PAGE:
At the event, Ms. Malecki is scheduled to speak at 2:45 p.m. on Discovery Issues in FINRA arbitration. As part of a panel, Ms. Malecki will discuss FINRA’s discovery rules and procedures, understanding the role of arbitrators in the discovery process, how to execute orders of confidentiality, concepts around producing electronically stored information (ESI) such as proportionality, and how to avoid discovery abuse and related sanctions. Other presenters at the event include other securities attorneys and arbitrators, including Richard Berry, Director of Dispute Resolution at the Financial Industry Regulatory Authority (FINRA). The event’s programming includes an update on FINRA arbitration statistics and trends, what is new at FINRA Dispute Resolution Services, as well as recent technology updates and FINRA’s latest response to Covid-19 and how to comply.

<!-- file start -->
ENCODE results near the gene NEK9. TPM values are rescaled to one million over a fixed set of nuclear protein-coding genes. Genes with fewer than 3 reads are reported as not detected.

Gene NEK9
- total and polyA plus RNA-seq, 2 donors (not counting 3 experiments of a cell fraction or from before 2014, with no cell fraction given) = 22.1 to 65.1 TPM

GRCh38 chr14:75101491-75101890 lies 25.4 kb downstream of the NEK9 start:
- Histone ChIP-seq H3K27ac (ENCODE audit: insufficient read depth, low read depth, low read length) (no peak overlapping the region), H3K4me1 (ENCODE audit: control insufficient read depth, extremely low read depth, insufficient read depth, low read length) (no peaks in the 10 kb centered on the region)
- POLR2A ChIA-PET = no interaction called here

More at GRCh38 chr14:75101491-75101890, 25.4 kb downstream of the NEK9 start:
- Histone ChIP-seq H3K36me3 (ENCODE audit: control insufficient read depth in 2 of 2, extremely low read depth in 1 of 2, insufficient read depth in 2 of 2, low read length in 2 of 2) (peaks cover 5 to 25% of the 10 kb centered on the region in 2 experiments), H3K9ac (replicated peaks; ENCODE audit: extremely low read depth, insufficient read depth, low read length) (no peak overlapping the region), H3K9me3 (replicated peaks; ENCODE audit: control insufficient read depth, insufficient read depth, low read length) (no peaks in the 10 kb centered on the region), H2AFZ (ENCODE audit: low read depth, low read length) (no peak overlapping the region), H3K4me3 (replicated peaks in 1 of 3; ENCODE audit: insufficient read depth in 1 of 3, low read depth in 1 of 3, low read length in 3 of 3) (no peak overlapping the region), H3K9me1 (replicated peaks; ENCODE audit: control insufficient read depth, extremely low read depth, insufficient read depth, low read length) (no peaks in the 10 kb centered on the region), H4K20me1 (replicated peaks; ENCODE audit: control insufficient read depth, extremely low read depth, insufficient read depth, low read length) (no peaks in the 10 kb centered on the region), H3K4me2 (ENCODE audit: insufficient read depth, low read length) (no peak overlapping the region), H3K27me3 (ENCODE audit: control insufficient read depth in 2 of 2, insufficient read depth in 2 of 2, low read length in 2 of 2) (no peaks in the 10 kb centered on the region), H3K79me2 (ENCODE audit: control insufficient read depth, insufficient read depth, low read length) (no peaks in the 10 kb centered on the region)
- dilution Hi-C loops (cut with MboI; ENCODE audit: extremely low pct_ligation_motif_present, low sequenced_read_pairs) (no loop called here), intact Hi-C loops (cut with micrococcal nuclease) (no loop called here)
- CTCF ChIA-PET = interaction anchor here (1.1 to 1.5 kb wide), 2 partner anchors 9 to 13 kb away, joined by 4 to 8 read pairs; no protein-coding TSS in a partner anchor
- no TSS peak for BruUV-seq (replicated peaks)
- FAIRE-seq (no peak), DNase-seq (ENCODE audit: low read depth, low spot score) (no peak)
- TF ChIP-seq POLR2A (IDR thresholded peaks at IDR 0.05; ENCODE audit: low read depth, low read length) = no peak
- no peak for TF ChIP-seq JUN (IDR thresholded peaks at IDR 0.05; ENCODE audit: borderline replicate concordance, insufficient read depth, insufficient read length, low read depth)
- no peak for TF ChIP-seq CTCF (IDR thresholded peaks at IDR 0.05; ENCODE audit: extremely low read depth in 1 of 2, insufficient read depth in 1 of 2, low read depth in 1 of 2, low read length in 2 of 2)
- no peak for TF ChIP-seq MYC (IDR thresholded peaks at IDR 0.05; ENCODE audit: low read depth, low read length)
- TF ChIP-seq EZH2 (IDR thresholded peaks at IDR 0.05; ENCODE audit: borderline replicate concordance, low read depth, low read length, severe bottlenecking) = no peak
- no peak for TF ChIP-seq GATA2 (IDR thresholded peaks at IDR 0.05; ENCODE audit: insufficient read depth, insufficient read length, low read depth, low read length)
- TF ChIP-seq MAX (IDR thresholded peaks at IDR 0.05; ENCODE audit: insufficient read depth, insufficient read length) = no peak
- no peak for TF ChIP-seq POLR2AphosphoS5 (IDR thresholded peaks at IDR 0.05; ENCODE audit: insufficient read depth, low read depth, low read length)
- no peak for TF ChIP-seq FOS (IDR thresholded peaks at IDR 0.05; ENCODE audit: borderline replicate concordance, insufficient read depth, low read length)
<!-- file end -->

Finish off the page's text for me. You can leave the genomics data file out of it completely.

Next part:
Ms. Malecki is a regular presenter and panelist at securities industry events.  She is known for her nearly thirty-five years of securities industry practice and is the founder and principal of Malecki Law, a Manhattan-based securities law firm that provides both national and international representation, and has helped retail investors recover tens of millions of dollars in stock market losses, whether due to brokerage firm negligence, Ponzi schemes, or other financial frauds. Malecki Law also represents securities industry financial professionals in employment disputes with their firms, expunge unjustified customer complaints or defamatory comments from their Form U5 and BrokerCheck CRD, and defends them when faced with regulatory inquiries, including responding to SEC subpoenas and FINRA 8210 requests.  Ms. Malecki is a former board member of FINRA and member of its National Arbitration and Mediation Committee (NAMC).  She is presently the co-chair of the New York State Bar Association’s Securities Arbitration Committee, as well as an adjunct professor in the securities clinic at the New York Law School.